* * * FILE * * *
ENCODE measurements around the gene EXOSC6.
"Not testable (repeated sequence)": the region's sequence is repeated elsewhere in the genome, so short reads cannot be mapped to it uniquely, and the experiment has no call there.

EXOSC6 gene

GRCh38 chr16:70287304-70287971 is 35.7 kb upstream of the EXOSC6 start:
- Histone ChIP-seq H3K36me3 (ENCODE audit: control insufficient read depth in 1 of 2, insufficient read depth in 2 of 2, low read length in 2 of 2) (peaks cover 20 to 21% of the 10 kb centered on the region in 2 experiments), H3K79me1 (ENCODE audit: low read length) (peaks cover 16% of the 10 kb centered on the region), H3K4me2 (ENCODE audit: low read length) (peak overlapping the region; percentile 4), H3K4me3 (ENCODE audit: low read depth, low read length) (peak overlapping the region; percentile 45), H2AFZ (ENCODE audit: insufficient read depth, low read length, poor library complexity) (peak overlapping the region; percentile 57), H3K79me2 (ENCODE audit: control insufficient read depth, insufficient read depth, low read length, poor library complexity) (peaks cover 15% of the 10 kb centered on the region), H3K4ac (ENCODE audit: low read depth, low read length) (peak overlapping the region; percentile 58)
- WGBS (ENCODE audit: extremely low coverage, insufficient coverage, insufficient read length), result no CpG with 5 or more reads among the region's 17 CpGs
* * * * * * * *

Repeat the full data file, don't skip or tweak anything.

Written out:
ENCODE measurements around the gene EXOSC6.
"Not testable (repeated sequence)": the region's sequence is repeated elsewhere in the genome, so short reads cannot be mapped to it uniquely, and the experiment has no call there.

EXOSC6 gene

GRCh38 chr16:70287304-70287971 is 35.7 kb upstream of the EXOSC6 start:
- Histone ChIP-seq H3K36me3 (ENCODE audit: control insufficient read depth in 1 of 2, insufficient read depth in 2 of 2, low read length in 2 of 2) (peaks cover 20 to 21% of the 10 kb centered on the region in 2 experiments), H3K79me1 (ENCODE audit: low read length) (peaks cover 16% of the 10 kb centered on the region), H3K4me2 (ENCODE audit: low read length) (peak overlapping the region; percentile 4), H3K4me3 (ENCODE audit: low read depth, low read length) (peak overlapping the region; percentile 45), H2AFZ (ENCODE audit: insufficient read depth, low read length, poor library complexity) (peak overlapping the region; percentile 57), H3K79me2 (ENCODE audit: control insufficient read depth, insufficient read depth, low read length, poor library complexity) (peaks cover 15% of the 10 kb centered on the region), H3K4ac (ENCODE audit: low read depth, low read length) (peak overlapping the region; percentile 58)
- WGBS (ENCODE audit: extremely low coverage, insufficient coverage, insufficient read length), result no CpG with 5 or more reads among the region's 17 CpGs